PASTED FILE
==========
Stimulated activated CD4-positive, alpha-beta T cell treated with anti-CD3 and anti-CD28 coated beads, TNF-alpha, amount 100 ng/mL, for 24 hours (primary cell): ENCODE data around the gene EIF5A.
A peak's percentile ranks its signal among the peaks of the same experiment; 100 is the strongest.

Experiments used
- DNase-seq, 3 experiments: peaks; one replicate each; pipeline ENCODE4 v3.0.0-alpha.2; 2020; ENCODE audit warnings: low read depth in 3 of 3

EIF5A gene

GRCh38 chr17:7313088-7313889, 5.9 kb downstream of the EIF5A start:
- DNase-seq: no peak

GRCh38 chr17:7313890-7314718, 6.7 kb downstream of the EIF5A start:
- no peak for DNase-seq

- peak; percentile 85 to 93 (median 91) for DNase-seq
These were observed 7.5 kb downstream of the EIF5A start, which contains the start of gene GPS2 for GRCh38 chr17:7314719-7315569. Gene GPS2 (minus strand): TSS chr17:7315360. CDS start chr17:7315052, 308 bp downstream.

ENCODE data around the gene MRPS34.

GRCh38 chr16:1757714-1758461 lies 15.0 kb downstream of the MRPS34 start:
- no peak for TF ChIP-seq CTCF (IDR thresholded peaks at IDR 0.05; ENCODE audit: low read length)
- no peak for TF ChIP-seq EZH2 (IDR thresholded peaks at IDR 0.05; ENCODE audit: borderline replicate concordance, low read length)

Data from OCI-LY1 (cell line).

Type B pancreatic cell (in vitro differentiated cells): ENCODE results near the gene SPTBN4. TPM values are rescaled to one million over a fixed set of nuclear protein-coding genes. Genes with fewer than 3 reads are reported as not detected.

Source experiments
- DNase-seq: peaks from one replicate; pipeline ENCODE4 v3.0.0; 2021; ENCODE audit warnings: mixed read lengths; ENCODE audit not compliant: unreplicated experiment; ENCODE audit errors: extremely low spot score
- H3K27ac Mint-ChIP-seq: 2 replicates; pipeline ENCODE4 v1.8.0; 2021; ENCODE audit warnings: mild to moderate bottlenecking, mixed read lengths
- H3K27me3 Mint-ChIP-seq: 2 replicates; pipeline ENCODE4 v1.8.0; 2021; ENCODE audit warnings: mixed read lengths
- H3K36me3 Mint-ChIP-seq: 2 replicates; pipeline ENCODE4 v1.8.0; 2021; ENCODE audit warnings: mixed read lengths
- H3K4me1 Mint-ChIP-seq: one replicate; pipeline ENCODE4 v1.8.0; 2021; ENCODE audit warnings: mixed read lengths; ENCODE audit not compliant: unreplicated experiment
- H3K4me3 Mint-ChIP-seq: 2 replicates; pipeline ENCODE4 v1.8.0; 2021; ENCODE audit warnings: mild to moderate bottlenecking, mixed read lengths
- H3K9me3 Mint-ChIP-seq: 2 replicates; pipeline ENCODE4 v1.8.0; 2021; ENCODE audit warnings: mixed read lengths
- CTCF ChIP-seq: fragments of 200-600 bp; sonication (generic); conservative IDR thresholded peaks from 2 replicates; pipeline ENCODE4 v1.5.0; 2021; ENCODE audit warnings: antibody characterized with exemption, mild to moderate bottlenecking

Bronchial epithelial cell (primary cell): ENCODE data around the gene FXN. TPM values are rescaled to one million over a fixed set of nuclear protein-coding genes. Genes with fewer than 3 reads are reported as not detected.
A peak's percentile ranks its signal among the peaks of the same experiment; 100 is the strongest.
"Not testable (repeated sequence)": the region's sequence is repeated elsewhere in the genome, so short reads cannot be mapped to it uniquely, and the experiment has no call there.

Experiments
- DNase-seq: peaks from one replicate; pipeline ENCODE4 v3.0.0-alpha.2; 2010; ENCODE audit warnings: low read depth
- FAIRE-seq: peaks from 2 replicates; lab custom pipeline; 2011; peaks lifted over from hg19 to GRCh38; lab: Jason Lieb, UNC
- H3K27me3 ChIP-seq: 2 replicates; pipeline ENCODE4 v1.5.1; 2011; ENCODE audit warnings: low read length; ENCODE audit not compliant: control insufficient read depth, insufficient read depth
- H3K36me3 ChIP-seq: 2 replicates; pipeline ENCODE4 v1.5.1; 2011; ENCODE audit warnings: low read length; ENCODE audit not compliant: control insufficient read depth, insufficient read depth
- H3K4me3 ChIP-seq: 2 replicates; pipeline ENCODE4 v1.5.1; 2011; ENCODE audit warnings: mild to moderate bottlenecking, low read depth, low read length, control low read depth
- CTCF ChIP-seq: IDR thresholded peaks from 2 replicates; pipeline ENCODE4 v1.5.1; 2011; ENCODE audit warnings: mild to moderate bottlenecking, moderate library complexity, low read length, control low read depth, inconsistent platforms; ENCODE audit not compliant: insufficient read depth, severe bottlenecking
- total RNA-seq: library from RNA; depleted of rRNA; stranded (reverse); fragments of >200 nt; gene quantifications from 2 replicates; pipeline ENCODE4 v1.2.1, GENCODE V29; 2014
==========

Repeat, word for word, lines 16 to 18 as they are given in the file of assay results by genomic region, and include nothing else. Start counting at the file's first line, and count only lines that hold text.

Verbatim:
Data from OCI-LY1 (cell line).

Type B pancreatic cell (in vitro differentiated cells): ENCODE results near the gene SPTBN4. TPM values are rescaled to one million over a fixed set of nuclear protein-coding genes. Genes with fewer than 3 reads are reported as not detected.

Source experiments